This paper addresses whether the risk in shared capitalism makes it unwise for most workers or whether the risk can be managed to limit much of the loss of utility from holding the extra risk.
The authors found that companies with broad-based stock option plans (here, defined as those where most nonmanagement employees receive option grants) had statistically significant higher productivity levels and annual growth rates than public companies in general and their peers.
The Beyster Fellowship Symposium brings together academic leaders and new scholars involved with evaluating broad-based employee ownership (EO) and entrepreneurism. The first symposium was held July 2009 in La Jolla, CA. Over 40 academics shared their research findings and participated in an MIT Enterprise Forum panel discussion, which was attended by more than 200 people. The following are videos of Symposium presentations highlighting multiple dimensions of the history, development, and process of employee ownership.
This paper uses data from NBER surveys of over 40,000 employees in hundreds of facilities in 14 firms and from employees on the 2002 and 2006 General Social Surveys to explore how shared compensation affects turnover, absenteeism, loyalty, worker effort, and other outcomes affecting workplace performance.
This paper investigates the relationship of ‘shared capitalist’ compensation systems—profit/gain sharing, employee ownership, and stock options—to the culture for innovation and employees’ ability and willingness to engage in innovative activity.
This collection of papers provides background on a number of employee ownership issues.
Almost half of American private-sector employees participate in shared capitalism — employment relations where the pay or wealth of workers is directly tied to workplace or firm performance.
The Employee Ownership Video Collection Teaching Addendum presented by the Foundation for Enterprise Development is divided into four sections, Teaching in Entrepreneurship Programs, the History of Broad-Based Ownership, Innovation and High-Tech, and Money and People. This video outline is designed to explore the ways to incorporate employee ownership in your class curriculum, learn about the early beginnings of employee ownership and how it has evolved especially in the high-tech fields, and to discover the culture of participation embraced by employee-owned businesses.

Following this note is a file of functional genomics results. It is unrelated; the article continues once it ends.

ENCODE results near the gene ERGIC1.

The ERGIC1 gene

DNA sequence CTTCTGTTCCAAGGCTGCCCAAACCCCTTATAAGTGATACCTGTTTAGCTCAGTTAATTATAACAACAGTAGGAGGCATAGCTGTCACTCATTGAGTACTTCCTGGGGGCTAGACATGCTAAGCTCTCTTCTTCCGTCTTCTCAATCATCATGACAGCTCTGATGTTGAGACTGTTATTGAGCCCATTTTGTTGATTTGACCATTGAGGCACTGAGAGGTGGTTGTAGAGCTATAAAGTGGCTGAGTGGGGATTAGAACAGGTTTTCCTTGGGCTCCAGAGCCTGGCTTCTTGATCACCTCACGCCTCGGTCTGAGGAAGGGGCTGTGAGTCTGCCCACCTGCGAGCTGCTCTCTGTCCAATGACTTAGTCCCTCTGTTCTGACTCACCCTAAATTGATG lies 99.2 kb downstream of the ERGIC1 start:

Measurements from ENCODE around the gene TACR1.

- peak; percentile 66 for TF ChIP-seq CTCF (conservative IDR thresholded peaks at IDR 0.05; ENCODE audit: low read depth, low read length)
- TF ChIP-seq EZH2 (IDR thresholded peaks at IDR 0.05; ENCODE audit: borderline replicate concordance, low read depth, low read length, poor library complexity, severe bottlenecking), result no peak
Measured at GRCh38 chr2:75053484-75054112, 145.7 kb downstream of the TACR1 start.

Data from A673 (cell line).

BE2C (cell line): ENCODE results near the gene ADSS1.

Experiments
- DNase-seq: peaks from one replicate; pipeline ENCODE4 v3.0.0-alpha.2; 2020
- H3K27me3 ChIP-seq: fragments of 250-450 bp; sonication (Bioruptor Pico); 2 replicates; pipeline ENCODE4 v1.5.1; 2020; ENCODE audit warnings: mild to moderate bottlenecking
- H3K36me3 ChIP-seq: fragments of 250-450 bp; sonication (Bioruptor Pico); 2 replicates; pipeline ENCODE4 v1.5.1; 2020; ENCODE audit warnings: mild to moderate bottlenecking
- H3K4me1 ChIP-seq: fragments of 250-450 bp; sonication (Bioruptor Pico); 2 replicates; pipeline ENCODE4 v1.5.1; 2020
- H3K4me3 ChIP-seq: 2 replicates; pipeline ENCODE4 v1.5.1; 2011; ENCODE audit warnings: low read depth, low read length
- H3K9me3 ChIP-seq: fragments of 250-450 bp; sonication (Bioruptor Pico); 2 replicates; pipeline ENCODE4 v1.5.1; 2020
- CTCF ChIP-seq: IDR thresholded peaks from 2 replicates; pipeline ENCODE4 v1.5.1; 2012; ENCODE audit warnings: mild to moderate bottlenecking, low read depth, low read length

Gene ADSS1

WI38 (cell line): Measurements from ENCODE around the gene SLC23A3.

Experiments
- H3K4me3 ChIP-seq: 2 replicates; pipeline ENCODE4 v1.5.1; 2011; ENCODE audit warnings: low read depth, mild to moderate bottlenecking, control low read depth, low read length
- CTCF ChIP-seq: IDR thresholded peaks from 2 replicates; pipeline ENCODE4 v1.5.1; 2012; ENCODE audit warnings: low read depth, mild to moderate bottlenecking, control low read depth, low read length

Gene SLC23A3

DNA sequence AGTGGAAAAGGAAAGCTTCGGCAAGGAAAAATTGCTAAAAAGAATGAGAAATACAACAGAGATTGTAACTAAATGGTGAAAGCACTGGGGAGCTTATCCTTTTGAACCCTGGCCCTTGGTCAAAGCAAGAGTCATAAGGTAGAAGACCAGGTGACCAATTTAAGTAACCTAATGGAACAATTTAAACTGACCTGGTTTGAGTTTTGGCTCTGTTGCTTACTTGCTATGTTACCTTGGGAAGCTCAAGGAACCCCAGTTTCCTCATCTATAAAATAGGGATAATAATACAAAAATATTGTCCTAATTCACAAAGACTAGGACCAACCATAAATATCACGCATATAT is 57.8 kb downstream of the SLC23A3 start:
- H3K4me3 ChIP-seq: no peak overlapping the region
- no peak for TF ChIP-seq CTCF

This study examines the development of economic democracy in the United States since the 1700s with particular emphasis on the last 30 years. The particular focus is on employee ownership…
This paper analyses data on 490 companies with broad-based stock option plans, matched to data from Compustat in order to compare their characteristics and performance to that of other public companies.
There is a significant gap in the incidence and development of employee ownership between the European Union (EU) and the US when both sectors are examined.
The string of business scandals that recently engulfed America painted a picture of corporate chieftains lining their pockets by cutting corners, cooking the books, and duping gullible investors. In doing so, greedy CEOs have hijacked what could be one of the most important business innovations in decades: stock options for all employees.
The growth of ESOPs over the past 25 years is part of a general growth in compensation arrangements linking worker pay to company performance, including profit sharing, gain-sharing, and broad-based stock options in addition to the various methods of employee ownership.
This paper compares the performance of 229 `New Economy’ firms offering broad-based stock options to that of their non-stock option counterparts. A simple comparison of these firms reveals that the former have higher shareholder returns, Tobin’s q and new knowledge generation.
This report compares the performance of corporations that offer their employees broad-based stock option plans to those that do not offer their employees broad-based stock option plans.
The results of this study showed that ESOP companies perform better in the post-ESOP period than their pre-ESOP performance would have predicted.
Until recently, stock options were primarily reserved for senior executives and selected managers in most American corporations. In the last decade or so, however, stock options have become part of the compensation package for an increasing number of rank-and-file employees.
This paper summarizes the findings from over 50 large-sample empirical studies that have been done on employee ownership and broad-based stock option plans in the past 25 years, covering studies on plan adoption, employee attitudes and behaviours, firm performance, and employee wages and wealth.
In this paper, we take on a seemingly very simple set of empirical questions that we hope will shed light on whether employee ownership of firms ‘works’…
Employee ownership in U.S. companies has grown substantially in the past 20 years. This paper reviews and provides some meta-analyses on the accumulated evidence concerning the prevalence, causes, and effects of employee ownership, covering 25 studies of employee attitudes and behaviors, and 27 studies of productivity and profitability (with both cross-sectional and pre/post comparisons).
This study compares the corporate performance in 1990/91 of two groups of public companies: those in which employees owned more than 5% of the company’s stock, and all others.
Employees, always considered important stakeholders in American corporations, are today emerging as a key shareholder group.